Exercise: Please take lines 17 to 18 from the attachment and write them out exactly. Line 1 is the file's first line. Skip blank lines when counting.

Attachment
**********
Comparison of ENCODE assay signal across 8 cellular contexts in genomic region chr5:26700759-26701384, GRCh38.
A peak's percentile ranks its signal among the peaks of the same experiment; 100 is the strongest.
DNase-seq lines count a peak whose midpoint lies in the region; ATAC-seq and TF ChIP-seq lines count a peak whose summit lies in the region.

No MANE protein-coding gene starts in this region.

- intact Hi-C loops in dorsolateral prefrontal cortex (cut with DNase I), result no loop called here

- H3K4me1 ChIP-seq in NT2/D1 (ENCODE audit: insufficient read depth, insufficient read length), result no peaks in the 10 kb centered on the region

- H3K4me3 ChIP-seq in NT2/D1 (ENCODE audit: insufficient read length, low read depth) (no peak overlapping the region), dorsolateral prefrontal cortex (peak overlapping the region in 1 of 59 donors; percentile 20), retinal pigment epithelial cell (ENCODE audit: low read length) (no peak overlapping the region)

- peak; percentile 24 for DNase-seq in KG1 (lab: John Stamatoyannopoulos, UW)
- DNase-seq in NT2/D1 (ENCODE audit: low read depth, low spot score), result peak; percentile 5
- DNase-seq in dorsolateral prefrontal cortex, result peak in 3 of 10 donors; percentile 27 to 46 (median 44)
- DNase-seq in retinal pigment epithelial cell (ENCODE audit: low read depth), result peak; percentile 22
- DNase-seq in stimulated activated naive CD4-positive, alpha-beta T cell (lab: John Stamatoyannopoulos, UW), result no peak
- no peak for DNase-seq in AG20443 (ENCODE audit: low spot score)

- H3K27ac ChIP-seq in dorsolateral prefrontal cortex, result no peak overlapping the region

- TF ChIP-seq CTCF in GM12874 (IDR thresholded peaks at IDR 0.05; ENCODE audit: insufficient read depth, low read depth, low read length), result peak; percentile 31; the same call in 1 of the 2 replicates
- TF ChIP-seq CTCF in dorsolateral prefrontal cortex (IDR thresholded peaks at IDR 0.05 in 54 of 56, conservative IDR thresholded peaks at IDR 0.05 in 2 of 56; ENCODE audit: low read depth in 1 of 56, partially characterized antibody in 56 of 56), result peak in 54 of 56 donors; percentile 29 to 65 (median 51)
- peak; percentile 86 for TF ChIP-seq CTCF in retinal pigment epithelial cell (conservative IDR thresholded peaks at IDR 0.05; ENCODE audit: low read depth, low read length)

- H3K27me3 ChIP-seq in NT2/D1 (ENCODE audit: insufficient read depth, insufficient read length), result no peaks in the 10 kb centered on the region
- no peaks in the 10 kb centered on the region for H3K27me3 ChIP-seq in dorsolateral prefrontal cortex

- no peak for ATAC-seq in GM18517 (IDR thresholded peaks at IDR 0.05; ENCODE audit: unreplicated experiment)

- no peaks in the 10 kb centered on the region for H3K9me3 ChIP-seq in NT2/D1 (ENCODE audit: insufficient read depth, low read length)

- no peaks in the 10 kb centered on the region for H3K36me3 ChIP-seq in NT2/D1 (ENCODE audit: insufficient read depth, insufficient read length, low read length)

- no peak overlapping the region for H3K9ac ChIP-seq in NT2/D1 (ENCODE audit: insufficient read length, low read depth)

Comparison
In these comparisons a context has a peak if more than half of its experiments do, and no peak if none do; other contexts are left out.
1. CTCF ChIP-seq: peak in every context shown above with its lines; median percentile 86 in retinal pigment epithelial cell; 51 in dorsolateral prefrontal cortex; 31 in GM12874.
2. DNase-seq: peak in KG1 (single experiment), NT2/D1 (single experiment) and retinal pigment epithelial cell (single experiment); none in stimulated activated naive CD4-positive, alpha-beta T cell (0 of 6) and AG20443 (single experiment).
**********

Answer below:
- peak; percentile 86 for TF ChIP-seq CTCF in retinal pigment epithelial cell (conservative IDR thresholded peaks at IDR 0.05; ENCODE audit: low read depth, low read length)

- H3K27me3 ChIP-seq in NT2/D1 (ENCODE audit: insufficient read depth, insufficient read length), result no peaks in the 10 kb centered on the region